Thursday, September 30, 2010

A moment to treasure

Today I picked up Elli at daycare and had roughly the worst time possible doing so.  When I arrived she refused to leave, she refused to use the toilet, she refused to pull up her pants, she refused to put on her shoes, and eventually I ended up tossing her over my shoulder in a fireman's carry and carting her out the door.  We went home 4 blocks that way with her writhing and screaming at the top of her lungs, wailing about how I was hurting her.  The looks I got from nearby pedestrians were very interesting as they tried to avoid eye contact with me while simultaneously checking us out to be sure if this was a kidnapping case, child abuse or just a tired parent hauling a misbehaving child.  Usually as we got closer they would tense up, hearing her screams of agony (she fakes agony pretty well, I must say) and then when they heard me say "If you won't walk then you have to be carted Elli, if you don't like this then just walk." they calmed right down and continued on their way.  I deliberately saved my offers of walking for when we were passing big groups of people to cut down on the chance that someone would decide to do something dumb like call the police.  While nothing I was doing was remotely illegal or immoral I don't particularly want an overzealous bureaucracy getting involved.

I am sure that reactions also really varied between parents and non parents.  People who recently have been through the situation of having a child simply refuse to walk and being forced to bodily haul them places seem to understand much better than those who have never felt that first hand.  I also find that the older someone is the less disturbed by such things they are, presumably due to changes in child rearing standards.  If you grew up with regular violence being considered good parenting and 'spare the rod and spoil the child' being a widely accepted truth I would expect you to be much less disturbed by a child being tossed over a shoulder, whereas there is a really substantial portion of the population in my generation who honestly thinks that any form of physical force is unacceptable.  To be sure, those that think that are largely speaking not parents because eventually a toddler will cure most people of such nonsense.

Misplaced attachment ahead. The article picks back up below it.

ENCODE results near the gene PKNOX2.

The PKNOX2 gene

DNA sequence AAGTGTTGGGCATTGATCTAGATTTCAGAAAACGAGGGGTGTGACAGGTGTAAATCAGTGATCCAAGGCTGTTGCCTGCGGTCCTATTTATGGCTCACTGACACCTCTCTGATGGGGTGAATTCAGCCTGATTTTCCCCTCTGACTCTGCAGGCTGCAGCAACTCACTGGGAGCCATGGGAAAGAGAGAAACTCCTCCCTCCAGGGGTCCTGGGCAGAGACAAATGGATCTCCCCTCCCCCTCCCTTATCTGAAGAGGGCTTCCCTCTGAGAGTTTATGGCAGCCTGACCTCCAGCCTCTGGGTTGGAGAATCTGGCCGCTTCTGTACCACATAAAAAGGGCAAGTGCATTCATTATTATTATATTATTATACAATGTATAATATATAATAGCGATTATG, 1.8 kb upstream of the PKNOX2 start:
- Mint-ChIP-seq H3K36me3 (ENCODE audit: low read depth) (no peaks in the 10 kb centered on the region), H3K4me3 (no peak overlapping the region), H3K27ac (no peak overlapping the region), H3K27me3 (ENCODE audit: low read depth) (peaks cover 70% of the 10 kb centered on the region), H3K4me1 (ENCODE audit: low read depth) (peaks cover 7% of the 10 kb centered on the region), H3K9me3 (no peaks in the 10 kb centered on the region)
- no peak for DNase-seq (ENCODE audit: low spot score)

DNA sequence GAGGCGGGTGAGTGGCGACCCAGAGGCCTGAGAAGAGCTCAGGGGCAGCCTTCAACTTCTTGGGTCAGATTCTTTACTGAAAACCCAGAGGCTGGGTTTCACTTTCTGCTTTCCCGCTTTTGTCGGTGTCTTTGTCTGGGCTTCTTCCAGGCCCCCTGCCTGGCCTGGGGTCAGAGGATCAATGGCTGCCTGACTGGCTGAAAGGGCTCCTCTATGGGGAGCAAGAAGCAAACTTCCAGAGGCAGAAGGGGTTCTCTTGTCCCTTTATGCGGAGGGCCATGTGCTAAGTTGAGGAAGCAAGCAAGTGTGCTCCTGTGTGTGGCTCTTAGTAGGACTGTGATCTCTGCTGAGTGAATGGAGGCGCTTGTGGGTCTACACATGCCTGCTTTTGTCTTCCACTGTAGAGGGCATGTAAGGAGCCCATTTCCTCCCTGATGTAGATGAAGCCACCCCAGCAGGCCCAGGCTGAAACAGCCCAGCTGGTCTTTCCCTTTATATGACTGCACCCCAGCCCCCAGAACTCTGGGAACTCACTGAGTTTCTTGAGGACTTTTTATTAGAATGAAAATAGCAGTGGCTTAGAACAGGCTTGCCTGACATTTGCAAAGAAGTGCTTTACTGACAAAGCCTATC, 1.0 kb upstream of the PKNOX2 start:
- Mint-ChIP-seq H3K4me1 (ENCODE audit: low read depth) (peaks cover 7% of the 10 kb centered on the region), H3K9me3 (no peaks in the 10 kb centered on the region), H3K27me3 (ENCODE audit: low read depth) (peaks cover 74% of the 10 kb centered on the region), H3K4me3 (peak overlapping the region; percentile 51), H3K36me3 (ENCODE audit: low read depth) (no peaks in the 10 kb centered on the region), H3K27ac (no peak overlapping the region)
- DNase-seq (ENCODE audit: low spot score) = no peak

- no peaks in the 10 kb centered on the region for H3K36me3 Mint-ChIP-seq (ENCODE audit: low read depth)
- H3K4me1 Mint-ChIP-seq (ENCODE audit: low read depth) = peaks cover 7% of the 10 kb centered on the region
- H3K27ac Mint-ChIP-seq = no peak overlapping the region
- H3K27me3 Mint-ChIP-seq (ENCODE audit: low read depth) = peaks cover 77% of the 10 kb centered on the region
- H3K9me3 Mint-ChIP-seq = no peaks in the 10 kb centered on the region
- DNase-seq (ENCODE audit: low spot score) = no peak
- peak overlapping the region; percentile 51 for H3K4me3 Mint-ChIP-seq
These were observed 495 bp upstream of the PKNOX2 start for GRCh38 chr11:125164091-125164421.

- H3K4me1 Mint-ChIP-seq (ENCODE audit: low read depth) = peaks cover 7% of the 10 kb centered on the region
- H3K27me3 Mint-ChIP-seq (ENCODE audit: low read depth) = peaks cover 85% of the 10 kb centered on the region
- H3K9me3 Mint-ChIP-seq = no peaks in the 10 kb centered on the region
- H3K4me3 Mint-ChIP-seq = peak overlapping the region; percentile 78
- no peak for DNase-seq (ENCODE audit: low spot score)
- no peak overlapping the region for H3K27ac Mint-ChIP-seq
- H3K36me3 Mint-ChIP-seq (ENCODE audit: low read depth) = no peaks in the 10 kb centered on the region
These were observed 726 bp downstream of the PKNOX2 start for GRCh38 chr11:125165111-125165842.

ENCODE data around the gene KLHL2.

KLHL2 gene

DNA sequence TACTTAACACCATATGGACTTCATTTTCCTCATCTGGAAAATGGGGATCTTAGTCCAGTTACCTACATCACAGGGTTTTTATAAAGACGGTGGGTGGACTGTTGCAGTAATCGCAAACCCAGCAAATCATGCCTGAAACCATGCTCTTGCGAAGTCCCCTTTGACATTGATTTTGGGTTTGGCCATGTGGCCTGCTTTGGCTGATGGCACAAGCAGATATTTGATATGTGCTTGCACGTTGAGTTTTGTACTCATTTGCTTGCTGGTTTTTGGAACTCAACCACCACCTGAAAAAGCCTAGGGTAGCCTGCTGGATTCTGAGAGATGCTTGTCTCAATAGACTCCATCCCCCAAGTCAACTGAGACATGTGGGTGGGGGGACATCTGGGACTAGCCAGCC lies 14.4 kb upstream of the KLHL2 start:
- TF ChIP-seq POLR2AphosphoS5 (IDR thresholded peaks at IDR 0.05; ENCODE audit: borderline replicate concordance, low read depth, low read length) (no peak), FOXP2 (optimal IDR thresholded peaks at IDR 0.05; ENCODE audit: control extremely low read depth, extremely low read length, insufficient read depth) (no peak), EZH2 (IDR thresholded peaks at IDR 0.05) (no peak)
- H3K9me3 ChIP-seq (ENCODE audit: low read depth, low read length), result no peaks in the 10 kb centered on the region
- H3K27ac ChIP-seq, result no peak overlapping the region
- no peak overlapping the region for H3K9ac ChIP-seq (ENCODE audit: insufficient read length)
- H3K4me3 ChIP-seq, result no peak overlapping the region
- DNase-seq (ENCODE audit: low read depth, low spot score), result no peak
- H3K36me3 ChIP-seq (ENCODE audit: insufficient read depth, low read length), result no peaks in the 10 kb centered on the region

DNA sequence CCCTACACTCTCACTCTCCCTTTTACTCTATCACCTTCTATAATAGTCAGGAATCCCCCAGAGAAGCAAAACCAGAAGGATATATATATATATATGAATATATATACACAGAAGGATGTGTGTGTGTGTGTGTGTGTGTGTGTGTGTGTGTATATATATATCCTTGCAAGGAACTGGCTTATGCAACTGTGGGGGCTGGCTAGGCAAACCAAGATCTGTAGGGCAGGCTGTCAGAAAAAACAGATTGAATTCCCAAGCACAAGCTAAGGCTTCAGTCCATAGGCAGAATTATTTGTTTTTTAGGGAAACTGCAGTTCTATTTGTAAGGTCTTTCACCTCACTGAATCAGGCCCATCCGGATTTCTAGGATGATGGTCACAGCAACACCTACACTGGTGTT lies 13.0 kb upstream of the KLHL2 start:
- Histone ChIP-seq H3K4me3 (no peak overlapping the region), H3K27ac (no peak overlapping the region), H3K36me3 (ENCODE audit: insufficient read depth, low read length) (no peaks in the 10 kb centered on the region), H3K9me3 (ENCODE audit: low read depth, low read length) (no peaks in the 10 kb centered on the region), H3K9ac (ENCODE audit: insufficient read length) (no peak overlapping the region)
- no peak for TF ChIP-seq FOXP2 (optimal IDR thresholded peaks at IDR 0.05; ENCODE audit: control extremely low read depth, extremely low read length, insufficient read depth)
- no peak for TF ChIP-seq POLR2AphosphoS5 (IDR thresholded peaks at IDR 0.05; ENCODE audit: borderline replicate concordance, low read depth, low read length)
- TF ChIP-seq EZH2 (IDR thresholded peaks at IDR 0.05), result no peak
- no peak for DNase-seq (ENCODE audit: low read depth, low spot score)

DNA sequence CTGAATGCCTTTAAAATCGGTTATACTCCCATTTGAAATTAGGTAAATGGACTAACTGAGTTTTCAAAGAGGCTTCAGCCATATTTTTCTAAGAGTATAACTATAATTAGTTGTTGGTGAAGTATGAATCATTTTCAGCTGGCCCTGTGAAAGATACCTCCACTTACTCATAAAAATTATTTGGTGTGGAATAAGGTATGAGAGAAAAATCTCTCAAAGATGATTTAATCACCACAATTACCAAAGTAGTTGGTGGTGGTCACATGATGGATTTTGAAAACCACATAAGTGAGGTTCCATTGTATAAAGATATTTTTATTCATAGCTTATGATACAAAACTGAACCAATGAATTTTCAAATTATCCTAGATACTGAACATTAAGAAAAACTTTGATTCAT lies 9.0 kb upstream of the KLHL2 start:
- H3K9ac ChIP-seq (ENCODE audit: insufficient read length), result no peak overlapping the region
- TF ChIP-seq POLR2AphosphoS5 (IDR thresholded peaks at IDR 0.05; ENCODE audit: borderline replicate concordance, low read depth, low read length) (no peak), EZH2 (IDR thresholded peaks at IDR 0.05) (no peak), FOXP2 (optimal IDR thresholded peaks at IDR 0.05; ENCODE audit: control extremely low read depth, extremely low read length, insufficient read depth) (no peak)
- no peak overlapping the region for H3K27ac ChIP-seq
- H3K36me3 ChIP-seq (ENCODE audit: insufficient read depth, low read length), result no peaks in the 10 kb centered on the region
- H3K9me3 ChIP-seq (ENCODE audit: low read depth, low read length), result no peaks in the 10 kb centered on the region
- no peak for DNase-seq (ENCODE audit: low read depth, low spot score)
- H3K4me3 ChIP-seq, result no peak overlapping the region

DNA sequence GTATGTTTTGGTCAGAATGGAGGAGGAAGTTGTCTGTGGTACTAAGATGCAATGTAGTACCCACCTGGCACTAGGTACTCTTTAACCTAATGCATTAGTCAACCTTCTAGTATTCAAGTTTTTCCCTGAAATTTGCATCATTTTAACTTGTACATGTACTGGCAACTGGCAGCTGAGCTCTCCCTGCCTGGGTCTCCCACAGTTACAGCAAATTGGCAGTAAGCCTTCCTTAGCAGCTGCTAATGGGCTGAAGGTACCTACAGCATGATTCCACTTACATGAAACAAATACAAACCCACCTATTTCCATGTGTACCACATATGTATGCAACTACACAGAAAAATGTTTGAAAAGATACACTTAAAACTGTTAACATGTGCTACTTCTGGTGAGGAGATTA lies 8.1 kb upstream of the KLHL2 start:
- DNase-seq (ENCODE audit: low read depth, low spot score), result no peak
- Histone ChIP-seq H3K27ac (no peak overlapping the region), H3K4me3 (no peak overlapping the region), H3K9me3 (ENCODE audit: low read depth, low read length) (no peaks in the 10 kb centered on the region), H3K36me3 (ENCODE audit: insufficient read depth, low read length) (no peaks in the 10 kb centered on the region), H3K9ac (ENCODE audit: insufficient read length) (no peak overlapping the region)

The funny thing is, despite the fact that lots of people would find my solution quite horrible, I feel like I was taking the challenging way out.  In generations past Elli would have found herself grabbed by the ear and towed along with as much twisting and yanking as was necessary to get her to move, or perhaps spanked or slapped right then and there to ensure obedience.  I wonder whether or not this 'lesser violence' that I employed was actually any better than the direct version that used to be the norm.  It certainly created a scene, it surely made both me and Elli very frustrated and angry and I still had to flagrantly violate her right to control her own body.  Would just grabbing her ear and dragging her along have been better?  Would a swift spanking have even worked?  These are the sorts of questions you end up pondering when getting pummeled about the shoulders by a freaked out child, walking along the street towards home.

1 comment:

  1. I find that one form of punishment isn't always more effective as another. Tugging by the ear just seems mean to me, and, looking at your situation, a spanking would have only hurt your hand and her bottom. I'm guessing she still would probably continued having a meltdown. I think it's about picking your battles. Katie doesn't like to stay in the cart at the grocery store. But instead of fighting her on it, I let her walk and distract her with pushing the cart or putting groceries in it. However, if she refuses to obey when she's putting herself in potential danger (running away in the parking lot), a firm hand does generally work. And when it doesn't, I too use the "sack of potatoes" hold.